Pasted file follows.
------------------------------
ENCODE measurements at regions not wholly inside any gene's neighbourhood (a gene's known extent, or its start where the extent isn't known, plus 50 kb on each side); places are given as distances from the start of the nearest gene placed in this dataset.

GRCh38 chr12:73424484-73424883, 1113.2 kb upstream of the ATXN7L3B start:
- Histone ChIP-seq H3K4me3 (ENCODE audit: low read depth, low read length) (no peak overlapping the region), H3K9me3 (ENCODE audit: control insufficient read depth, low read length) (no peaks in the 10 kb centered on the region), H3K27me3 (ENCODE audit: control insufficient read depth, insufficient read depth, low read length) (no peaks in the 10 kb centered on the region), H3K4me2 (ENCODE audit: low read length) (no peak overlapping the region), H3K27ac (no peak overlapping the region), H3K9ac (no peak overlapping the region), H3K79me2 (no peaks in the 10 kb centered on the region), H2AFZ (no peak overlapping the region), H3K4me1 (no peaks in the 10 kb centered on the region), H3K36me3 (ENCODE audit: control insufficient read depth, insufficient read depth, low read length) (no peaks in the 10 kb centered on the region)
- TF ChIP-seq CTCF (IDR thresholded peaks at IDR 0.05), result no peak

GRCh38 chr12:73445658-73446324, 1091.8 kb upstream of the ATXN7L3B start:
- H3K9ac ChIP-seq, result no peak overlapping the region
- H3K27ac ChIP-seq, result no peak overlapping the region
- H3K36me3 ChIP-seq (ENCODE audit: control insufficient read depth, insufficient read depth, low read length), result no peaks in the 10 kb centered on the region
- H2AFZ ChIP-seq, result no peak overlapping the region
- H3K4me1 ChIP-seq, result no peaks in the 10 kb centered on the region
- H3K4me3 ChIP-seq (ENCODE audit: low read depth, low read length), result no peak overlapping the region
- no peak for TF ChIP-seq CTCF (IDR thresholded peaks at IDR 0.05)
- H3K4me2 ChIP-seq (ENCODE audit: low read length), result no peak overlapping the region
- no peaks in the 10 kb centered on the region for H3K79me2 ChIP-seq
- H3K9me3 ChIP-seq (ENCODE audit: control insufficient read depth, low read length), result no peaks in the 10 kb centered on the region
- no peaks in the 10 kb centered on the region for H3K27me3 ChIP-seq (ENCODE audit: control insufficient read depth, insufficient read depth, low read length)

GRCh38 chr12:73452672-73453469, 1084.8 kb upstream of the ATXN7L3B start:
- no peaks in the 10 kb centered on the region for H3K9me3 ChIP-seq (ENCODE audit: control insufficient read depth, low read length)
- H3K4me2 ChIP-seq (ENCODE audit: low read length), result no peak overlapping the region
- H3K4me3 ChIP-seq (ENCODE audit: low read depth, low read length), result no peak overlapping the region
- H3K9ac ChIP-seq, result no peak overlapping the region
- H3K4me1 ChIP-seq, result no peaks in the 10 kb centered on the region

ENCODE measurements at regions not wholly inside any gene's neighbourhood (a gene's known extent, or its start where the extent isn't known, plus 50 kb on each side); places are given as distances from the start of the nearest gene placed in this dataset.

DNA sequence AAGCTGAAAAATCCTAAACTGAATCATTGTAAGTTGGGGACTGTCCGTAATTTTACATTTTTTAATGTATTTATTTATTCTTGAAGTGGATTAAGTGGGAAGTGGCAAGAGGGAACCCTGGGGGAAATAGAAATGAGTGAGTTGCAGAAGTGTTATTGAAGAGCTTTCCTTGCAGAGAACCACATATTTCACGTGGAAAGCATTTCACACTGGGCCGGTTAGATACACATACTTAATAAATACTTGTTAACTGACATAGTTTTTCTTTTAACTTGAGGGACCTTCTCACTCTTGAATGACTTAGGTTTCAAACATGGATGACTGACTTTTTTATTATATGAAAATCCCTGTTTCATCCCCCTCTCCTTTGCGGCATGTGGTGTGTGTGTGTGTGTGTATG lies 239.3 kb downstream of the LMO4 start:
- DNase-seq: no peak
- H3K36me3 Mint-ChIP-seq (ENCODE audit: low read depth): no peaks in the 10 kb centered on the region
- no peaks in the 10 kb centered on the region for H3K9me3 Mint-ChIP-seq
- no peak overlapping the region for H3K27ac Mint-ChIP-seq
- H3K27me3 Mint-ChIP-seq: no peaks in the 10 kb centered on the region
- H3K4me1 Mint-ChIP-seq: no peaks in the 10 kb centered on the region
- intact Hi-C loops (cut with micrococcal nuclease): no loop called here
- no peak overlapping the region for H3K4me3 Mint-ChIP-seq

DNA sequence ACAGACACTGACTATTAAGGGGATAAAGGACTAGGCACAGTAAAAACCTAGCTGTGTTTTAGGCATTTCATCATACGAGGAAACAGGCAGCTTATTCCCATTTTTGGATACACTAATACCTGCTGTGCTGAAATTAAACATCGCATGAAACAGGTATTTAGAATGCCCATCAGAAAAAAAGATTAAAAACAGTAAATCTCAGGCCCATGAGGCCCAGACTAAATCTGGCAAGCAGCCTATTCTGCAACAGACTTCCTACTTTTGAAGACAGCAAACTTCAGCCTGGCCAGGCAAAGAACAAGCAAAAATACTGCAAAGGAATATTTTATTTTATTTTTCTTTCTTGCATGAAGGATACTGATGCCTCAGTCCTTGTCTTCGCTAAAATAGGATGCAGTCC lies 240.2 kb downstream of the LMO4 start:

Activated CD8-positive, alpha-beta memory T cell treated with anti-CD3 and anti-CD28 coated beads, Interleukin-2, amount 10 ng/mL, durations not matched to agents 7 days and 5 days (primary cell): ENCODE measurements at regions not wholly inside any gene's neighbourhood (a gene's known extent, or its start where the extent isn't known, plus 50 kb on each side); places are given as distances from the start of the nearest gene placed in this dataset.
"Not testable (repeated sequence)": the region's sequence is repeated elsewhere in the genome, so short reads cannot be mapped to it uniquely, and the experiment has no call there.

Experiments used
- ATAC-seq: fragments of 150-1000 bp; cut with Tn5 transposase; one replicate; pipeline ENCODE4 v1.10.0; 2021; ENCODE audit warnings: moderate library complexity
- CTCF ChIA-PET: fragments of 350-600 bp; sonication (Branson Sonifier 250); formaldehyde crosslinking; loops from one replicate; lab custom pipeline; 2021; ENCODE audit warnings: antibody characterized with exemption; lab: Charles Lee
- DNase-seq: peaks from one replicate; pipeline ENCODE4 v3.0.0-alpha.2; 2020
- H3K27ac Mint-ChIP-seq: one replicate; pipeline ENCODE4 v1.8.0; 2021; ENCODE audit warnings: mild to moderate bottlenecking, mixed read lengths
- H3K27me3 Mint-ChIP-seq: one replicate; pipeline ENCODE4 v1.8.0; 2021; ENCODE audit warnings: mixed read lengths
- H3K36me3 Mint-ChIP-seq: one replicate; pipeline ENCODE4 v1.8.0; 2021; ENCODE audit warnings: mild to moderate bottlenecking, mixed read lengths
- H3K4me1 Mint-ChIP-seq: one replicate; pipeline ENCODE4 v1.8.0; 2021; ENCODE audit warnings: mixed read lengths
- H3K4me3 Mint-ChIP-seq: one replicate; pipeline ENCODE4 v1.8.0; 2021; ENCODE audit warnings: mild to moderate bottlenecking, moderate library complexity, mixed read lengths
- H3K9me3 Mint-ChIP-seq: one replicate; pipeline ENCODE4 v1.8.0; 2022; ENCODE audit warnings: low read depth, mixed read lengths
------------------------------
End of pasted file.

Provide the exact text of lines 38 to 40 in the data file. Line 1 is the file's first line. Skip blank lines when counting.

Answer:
- CTCF ChIA-PET: fragments of 350-600 bp; sonication (Branson Sonifier 250); formaldehyde crosslinking; loops from one replicate; lab custom pipeline; 2021; ENCODE audit warnings: antibody characterized with exemption; lab: Charles Lee
- DNase-seq: peaks from one replicate; pipeline ENCODE4 v3.0.0-alpha.2; 2020
- H3K27ac Mint-ChIP-seq: one replicate; pipeline ENCODE4 v1.8.0; 2021; ENCODE audit warnings: mild to moderate bottlenecking, mixed read lengths